J Forensic Leg Med 2016 Jul 19;41:49-57. Epub 2016 Apr 19.
Toxicology Unit, Department of Clinical Biochemistry, King's College Hospital NHS Foundation Trust, London SE5 9RS, UK; Toxicology Unit, Dept of Pathology, Sheffield Teaching Hospitals NHS Foundation Trust, Northern General Hospital, Herries Road, Sheffield S5 7AU, UK.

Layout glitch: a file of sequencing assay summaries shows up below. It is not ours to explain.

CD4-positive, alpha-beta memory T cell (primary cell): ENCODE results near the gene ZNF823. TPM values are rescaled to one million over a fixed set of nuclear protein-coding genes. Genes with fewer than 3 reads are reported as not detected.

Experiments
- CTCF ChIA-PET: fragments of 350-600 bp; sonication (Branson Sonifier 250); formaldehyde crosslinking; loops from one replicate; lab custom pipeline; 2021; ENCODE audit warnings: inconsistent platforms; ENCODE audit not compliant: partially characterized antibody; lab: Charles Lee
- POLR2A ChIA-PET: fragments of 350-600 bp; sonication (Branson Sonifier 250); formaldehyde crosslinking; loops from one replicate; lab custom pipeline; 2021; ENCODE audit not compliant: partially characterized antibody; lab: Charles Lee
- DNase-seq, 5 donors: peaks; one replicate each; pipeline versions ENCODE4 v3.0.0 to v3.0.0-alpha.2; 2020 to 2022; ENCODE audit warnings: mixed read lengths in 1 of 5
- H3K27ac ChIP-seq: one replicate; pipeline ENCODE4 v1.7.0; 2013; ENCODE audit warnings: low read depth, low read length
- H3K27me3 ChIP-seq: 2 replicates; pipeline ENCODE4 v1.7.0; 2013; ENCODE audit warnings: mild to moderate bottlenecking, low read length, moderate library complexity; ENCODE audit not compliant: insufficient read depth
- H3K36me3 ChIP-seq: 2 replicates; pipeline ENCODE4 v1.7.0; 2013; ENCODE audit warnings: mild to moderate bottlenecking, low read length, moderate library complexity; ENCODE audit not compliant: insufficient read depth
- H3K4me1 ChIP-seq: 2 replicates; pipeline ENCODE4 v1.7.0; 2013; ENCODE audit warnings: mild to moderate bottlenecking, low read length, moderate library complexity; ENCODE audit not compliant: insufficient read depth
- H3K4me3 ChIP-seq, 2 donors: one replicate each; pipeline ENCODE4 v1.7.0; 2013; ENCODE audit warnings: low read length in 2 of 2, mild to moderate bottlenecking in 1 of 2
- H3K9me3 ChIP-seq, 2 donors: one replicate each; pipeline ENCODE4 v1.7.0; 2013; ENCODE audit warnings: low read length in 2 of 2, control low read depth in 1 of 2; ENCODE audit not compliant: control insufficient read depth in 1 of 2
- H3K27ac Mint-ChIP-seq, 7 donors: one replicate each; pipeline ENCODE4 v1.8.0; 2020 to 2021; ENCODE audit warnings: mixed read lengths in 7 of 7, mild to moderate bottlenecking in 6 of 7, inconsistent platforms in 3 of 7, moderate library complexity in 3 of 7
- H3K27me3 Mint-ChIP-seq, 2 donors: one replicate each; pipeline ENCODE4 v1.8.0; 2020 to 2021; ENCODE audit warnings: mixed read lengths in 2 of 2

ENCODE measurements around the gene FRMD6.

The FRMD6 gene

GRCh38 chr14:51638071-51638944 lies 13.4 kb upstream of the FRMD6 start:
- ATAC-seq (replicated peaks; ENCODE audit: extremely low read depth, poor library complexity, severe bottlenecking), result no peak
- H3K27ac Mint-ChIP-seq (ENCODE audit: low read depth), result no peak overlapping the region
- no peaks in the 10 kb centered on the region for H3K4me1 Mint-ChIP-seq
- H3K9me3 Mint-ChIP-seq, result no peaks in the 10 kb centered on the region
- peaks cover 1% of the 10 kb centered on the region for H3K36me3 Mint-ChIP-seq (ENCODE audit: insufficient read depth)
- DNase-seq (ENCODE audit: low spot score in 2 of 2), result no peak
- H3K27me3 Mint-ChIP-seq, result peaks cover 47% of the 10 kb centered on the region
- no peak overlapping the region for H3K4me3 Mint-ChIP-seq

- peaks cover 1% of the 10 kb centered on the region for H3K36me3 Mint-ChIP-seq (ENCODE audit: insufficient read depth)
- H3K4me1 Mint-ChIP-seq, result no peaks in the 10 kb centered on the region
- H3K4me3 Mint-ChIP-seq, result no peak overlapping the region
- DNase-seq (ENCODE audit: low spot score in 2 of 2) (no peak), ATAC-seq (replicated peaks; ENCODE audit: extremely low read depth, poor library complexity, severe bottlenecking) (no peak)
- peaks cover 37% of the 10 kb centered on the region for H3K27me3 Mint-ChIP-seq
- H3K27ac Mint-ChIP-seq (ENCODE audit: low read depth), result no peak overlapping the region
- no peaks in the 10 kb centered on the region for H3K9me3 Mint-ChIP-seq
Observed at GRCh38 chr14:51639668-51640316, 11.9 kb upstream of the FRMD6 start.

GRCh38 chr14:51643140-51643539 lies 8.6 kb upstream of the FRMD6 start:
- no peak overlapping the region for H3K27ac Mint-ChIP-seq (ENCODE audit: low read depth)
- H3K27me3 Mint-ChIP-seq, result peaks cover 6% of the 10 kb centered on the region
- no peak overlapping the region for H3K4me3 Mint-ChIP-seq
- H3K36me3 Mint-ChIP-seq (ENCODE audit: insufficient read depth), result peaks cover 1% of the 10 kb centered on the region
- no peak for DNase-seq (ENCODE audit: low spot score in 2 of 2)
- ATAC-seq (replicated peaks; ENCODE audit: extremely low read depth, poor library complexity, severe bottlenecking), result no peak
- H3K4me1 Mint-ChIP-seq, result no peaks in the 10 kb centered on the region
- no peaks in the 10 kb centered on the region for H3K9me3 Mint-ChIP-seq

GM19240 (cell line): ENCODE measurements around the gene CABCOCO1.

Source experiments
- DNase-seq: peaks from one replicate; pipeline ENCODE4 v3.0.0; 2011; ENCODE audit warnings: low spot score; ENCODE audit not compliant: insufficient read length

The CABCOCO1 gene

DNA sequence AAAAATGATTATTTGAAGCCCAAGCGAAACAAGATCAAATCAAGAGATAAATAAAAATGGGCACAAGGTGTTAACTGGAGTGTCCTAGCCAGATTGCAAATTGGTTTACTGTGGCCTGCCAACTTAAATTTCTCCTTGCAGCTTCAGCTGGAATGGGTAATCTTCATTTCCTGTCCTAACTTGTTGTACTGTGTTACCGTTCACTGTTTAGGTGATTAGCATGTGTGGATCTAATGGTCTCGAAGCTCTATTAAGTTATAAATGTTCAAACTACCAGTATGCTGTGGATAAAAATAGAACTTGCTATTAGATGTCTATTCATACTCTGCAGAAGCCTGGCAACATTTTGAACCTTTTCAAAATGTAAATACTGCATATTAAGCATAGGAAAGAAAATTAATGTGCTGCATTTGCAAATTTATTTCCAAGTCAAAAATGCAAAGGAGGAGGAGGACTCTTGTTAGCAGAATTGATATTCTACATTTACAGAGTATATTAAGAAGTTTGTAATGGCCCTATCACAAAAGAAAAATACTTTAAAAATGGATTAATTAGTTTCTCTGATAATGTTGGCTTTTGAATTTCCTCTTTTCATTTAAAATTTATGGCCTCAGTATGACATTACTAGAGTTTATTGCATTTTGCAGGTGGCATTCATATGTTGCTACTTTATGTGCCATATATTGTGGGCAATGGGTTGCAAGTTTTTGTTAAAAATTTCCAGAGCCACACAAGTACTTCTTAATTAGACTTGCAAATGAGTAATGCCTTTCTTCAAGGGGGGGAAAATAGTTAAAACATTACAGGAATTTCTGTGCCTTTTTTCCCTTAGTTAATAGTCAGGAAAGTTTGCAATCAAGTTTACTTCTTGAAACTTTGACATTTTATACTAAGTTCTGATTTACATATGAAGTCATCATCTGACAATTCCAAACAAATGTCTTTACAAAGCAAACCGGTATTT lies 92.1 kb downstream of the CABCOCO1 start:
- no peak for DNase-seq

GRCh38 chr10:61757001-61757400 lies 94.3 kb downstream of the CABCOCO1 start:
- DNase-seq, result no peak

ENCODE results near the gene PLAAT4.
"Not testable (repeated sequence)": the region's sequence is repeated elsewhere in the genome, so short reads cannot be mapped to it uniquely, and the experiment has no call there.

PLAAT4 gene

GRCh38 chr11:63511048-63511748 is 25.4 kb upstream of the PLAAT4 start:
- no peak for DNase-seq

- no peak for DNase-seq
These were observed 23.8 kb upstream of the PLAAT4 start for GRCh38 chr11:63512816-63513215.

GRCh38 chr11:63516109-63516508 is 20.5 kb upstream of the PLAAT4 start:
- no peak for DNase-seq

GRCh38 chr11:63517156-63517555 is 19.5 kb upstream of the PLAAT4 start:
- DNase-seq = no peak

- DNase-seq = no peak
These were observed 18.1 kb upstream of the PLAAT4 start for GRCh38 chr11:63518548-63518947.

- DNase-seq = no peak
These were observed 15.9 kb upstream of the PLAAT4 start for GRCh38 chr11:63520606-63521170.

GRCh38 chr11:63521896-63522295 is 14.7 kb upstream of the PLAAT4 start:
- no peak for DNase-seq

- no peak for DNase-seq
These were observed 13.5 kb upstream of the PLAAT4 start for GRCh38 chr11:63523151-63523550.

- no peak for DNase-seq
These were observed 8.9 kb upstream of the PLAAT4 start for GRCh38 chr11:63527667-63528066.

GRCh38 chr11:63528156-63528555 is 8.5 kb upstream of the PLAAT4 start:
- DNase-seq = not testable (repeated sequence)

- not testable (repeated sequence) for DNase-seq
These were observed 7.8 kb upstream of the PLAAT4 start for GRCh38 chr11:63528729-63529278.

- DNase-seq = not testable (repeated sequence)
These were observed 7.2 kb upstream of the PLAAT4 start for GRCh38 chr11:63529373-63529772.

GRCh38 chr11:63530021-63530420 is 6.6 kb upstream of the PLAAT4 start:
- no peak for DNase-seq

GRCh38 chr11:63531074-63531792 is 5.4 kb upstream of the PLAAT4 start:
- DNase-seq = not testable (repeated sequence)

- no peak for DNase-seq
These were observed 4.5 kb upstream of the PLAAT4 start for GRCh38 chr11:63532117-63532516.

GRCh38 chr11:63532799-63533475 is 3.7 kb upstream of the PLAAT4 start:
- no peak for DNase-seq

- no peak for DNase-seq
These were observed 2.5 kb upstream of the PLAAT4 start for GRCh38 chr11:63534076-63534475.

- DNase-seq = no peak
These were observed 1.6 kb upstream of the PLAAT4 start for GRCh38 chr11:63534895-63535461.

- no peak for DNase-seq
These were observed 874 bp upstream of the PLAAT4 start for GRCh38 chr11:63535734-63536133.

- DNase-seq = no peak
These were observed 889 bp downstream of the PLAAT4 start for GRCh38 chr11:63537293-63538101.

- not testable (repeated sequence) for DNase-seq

The results of biochemical analyses in specimens obtained postmortem may aid death investigation when diabetic and alcoholic ketoacidosis is suspected, when death may have been the result of drowning, anaphylaxis, or involved a prolonged stress response such as hypothermia, and in the diagnosis of disease processes such as inflammation, early myocardial infarction, or sepsis. There is often cross-over with different disciplines, in particular with clinical and forensic toxicology, since some endogenous substances such as sodium chloride, potassium chloride, and insulin can be used as poisons. The interpretation of results is often complicated because of the likelihood of postmortem change in analyte concentration or activity, and proper interpretation must take into account all the available evidence. Read More